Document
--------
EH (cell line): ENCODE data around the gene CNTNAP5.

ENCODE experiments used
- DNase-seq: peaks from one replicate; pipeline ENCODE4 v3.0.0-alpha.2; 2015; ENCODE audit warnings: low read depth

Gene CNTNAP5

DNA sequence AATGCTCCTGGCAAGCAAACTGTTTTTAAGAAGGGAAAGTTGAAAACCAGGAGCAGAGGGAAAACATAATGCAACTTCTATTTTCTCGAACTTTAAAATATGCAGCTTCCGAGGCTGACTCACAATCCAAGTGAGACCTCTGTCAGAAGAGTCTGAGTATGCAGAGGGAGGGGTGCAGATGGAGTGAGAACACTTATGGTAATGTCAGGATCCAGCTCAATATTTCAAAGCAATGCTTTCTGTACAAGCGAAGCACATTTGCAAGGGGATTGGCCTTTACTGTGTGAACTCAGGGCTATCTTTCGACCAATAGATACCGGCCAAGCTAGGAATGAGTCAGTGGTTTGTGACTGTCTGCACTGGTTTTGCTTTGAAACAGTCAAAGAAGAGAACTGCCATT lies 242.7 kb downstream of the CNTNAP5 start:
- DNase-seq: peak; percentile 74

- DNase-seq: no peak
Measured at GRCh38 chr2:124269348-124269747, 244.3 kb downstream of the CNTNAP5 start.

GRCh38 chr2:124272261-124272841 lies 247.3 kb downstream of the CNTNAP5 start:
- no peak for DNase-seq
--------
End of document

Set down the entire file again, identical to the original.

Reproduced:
EH (cell line): ENCODE data around the gene CNTNAP5.

ENCODE experiments used
- DNase-seq: peaks from one replicate; pipeline ENCODE4 v3.0.0-alpha.2; 2015; ENCODE audit warnings: low read depth

Gene CNTNAP5

DNA sequence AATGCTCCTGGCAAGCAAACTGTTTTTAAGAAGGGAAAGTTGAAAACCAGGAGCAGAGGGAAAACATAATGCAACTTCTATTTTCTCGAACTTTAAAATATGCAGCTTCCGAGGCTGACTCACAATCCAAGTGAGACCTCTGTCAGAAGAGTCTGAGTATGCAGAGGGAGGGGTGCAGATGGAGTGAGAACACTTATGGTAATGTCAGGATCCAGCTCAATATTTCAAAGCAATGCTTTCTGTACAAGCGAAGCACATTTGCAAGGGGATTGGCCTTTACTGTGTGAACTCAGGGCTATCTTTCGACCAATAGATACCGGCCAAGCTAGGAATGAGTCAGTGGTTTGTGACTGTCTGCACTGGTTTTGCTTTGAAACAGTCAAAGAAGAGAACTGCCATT lies 242.7 kb downstream of the CNTNAP5 start:
- DNase-seq: peak; percentile 74

- DNase-seq: no peak
Measured at GRCh38 chr2:124269348-124269747, 244.3 kb downstream of the CNTNAP5 start.

GRCh38 chr2:124272261-124272841 lies 247.3 kb downstream of the CNTNAP5 start:
- no peak for DNase-seq